BC’s Capital Markets: A Major Engine of Growth for Canada’s Economy

November 15, 2011
Brenda Leong
Hong Kong Business Association

Speech Summary:

Good afternoon.  Thank you for giving me the opportunity to speak to you today.

The governments of British Columbia and Canada believe that strong trading relationships with Hong Kong and other countries in Asia present significant opportunities for economic growth.   

As I speak, our Premier is leading a business delegation to China and India, and this delegation follows many previous ones that have successfully opened up business opportunities between BC and countries in that part of the world.

And just yesterday the Federal Minister of Finance joined the TMX Group to formally open a representative office in Beijing. TMX Group’s efforts in China will focus primarily on advancing Canada’s capital markets and the business of our Canadian equity exchanges.

The minister, who spoke at the launch, called it an “important bridge between our respective capital markets.”

The Toronto Stock Exchange and TSX Venture Exchange already have 55 Chinese companies listed between them, most of those on the TSX Venture Exchange, with five of those listings from this year alone.

Indeed British Columbia has much to offer to businesses abroad.  One of our greatest strengths is a healthy and vibrant venture capital market – viewed by many in the international community as the best of its kind in the world.

It has a proven track record of successfully raising money to support the kind of businesses that create wealth and new jobs.

In fact, BC has become the undisputed global capital of junior mining company finance, and is often called the start-up capital of Canada. 

Part of the reason this market is so successful is the regulatory framework in which it operates, so I am going to talk to you today about the BC Securities Commission’s role in regulating BC’s capital markets and how we strive to make BC a good place for investment and investors alike.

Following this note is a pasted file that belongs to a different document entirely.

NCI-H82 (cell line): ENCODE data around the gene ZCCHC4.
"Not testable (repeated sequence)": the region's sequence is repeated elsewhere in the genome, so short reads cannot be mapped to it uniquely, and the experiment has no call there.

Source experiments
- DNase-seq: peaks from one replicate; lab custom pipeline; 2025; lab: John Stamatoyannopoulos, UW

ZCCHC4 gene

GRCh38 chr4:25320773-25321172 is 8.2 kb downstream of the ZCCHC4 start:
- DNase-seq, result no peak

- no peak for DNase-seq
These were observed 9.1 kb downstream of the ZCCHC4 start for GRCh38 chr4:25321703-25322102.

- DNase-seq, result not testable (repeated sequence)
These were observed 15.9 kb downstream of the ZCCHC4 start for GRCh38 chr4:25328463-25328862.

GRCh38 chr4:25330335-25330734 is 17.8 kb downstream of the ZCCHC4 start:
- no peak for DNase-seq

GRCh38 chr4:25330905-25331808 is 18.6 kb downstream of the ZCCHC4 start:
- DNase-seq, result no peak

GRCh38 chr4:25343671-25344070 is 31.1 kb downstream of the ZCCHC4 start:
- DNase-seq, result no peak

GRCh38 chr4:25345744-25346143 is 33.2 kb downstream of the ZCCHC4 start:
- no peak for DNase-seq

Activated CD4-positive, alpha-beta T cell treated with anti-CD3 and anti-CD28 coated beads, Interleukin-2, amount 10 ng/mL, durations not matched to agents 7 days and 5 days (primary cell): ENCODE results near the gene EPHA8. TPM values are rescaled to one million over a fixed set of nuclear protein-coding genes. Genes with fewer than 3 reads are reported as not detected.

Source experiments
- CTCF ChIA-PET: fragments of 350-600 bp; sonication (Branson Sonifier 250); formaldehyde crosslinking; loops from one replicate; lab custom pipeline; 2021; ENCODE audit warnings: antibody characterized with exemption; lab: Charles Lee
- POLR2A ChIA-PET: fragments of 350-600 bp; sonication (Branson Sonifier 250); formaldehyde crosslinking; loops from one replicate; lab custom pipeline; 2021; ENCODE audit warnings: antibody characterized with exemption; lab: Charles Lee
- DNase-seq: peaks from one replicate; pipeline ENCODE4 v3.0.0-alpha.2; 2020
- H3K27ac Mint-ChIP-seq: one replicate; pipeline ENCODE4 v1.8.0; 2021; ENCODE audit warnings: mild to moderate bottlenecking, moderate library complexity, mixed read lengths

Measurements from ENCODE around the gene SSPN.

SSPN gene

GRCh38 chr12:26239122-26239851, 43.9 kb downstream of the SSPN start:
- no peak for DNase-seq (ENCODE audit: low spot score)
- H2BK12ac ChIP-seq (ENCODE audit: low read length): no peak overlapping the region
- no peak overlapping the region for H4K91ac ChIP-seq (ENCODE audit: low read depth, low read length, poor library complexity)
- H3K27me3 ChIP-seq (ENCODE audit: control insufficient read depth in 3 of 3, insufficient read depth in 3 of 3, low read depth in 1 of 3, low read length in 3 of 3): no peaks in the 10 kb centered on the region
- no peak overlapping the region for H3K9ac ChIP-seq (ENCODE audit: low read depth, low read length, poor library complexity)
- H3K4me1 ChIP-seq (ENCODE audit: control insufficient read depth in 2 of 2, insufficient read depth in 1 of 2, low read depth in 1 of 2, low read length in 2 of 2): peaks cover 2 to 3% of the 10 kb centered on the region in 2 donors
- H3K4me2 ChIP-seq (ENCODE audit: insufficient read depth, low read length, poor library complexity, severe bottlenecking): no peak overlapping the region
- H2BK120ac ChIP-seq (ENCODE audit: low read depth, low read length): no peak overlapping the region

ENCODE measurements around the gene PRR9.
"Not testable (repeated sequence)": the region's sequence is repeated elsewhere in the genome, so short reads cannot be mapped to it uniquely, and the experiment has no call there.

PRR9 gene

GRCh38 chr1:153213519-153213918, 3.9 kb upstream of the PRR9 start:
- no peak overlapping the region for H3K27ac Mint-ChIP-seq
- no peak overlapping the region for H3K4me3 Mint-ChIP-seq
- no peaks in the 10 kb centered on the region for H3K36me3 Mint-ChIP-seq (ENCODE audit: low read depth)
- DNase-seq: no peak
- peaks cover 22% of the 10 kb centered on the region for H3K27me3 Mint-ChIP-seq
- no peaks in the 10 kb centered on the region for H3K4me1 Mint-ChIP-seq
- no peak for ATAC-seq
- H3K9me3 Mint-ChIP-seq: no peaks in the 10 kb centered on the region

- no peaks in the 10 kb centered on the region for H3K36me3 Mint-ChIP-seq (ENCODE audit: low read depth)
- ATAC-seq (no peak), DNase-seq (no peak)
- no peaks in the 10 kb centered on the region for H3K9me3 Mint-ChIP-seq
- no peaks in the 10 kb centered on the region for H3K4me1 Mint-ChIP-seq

We believe we have the right regulatory environment to allow early stage companies to raise capital.

Let me begin with an overview of the size of our capital markets.

Last year, BC companies raised $23.2 billion dollars. Of this, about one half came from the public market and investment funds.  The other half came from the private placement market.

You may be surprised to hear that Vancouver, not Toronto or Calgary has the most head offices of publicly traded companies in Canada – these companies are listed on the TSX-Venture Exchange. Most of these are small, early stage companies, 65% of which have market capitalization of less than $25 million.

We are also the centre of financing for the mining industry.  We are home to a large number of junior mining companies, and we lead the country in financing mining exploration and development.

The mining industry is a significant player in Canada’s capital markets – in fact, 42% of Canada’s public companies are mining companies.

We also have the world’s most successful public venture market, the TSX – Venture Exchange.  This is not just our opinion, respected international institutions have said so publicly.

Exchanges around the world admire what we have and would love to have a similar reputable and liquid market for early stage companies.

Since its inception in 1999, companies listed on the Venture Exchange have raised over $52 billion. It is a vital engine of Canada’s economic growth. 

Consider this:  Over the past ten years, over 475 companies have graduated from the Venture Exchange to the Toronto Stock Exchange and another 90 or so were merged with or acquired by TSX- listed companies.  Today 1 in 5 in the S&P TSX Index are graduates of the Venture Exchange.

In other words, a significant number of Canada’s good big companies come from good small ones started up and financed here in Western Canada.

Another factor we think contributes to the success of raising money in British Columbia is our regulatory regime for companies who are not big enough to go public and need to raise capital through the so-called private placement market. 

This is a system that allows start-up and nascent businesses to raise funds from investors under exemptions from the usual prospectus requirements, which is particularly important to BC’s economy.

Why?  Because BC is often called the start-up capital of Canada.  98% of the businesses here are small – small meaning less than 50 employees.  Yet this sector generates about one third of the province’s gross domestic product and is responsible for more than 40% of the goods exported from the province.

In order for these businesses to grow, they need capital to develop new products and an export market for them. B.C. is Canada's gateway to Asia, with the closest ports to Asia in North America. This makes it easy to ship products to China.